Not a bit of it.  Global business interest thinly disguised as investment dictates our political agenda, and what is in the best interests of the country is relegated to a minor concern, tersely dismissed by our high-handed moralising politicians.  Will the British people really see the benefits of fracking for shale gas?  I think not – the gas extracted by private companies will be sold to the highest bidder on the global energy market.  We will have our countryside torn up to simply create wealth for a small elite, and still be paying through the nose for our gas supply.  That’s how it works.

All was going well for the Establishment until the unexpected Brexit vote.  The British electorate took umbrage at being patronised and instructed to Vote Remain.  They exercised the one bit of freedom they had left – the choice to vote against the hated money-obsessed Establishment and their Westminster-based toady politicians.  It was an embarrassing setback for the forces of Globalisation, but they have quickly re-grouped under a new Conservative Prime Minister, one with worrying similarities to Margaret Thatcher, who set the ball rolling on selling off our national assets some thirty years ago.

Has new Prime Minister, Theresa May, been given her instructions to return the country to a Victorian era voting system by removing those who are not property owners from the electoral register?  This would ensure no more disturbances from a peeved electorate to their capitalist agenda, and match nicely their plans to remove the Welfare State and its prize jewel, The National Health Service, tossing the welfare of the poor, sick and disabled into the arms of the charity sector.  It’s not as crazy an idea as you might think.  The soon-to-be-debated repeal of the Human Rights Act is just another attempt to strip us of our rights and return the country to an authoritarian system based on patronage.

At least we should be able to see the Chinese coming and veer away from their proposed ‘investments’.  However, our biggest danger remains the behaviour of our own Government.  How can we escape them?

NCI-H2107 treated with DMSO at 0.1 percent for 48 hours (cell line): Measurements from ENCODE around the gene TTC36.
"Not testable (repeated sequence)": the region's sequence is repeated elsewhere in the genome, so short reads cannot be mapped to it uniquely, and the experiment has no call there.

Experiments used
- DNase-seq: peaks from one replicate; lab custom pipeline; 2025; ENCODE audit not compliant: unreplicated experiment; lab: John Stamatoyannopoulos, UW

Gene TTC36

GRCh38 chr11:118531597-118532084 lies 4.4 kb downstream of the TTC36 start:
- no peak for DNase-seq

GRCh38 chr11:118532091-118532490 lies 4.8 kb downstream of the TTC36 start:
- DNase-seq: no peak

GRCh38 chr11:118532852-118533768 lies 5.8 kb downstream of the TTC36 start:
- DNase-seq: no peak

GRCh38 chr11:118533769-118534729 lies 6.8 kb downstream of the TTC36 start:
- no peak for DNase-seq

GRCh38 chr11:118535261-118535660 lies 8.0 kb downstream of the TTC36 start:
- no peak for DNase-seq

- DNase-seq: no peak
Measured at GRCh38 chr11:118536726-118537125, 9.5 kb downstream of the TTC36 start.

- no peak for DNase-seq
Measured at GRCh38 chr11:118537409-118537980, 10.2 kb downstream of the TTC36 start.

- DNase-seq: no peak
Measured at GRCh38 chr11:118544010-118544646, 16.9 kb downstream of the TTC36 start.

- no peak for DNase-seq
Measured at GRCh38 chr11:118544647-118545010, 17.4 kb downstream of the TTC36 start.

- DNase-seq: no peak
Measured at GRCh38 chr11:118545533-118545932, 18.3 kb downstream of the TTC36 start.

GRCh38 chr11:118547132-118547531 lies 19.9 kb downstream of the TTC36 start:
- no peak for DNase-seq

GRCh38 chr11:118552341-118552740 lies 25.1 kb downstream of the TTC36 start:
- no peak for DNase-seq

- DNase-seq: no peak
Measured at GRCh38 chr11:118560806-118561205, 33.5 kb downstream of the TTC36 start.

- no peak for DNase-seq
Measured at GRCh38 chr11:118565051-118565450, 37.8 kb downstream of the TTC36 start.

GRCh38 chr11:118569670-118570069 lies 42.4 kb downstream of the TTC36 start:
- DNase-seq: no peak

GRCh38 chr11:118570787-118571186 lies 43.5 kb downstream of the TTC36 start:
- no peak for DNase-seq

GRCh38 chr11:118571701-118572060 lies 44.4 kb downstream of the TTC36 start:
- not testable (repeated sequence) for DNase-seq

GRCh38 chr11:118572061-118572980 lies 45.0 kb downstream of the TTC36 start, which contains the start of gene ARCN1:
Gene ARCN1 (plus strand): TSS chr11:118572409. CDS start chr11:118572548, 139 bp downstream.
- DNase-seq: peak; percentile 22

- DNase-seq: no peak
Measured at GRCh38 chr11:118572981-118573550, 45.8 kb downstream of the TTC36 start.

Changes Made to Futuristic Novel

I’ve taken on board some useful feedback following the release of my first novel, Devil Gate Dawn, in April 2016, and as a result have made a few changes:

  • The cover has been changed to have a shadow figure standing at the gate
  • The quote on the front has been changed to, ‘Mild-mannered George must face his nemesis’
  • The start of chapter one now has George reflecting on an accident at work, indicating that such traumatic moments contributed to his decision to take early retirement.  Other work-related inner thoughts have been added through the early chapters, showing he is still haunted by past events.  These reflections stop when new events come to dominate his thoughts and actions.

DevilGateDawnModifiedCover_Aug_2016All in all, I’m proud of my achievement in pasting together this story from blogs and new material, and am thankful for the input of my copyeditor, Sinead Fitzgibbon, in helping to shape it into a structured story with sub-plots and suitably developed support characters.

George battles his way through problems with a calm, stoic approach, often bewildered by the extreme methods and actions of others.  In many ways, his pragmatic approach has mirrored my own problems with battling health issues whilst writing it.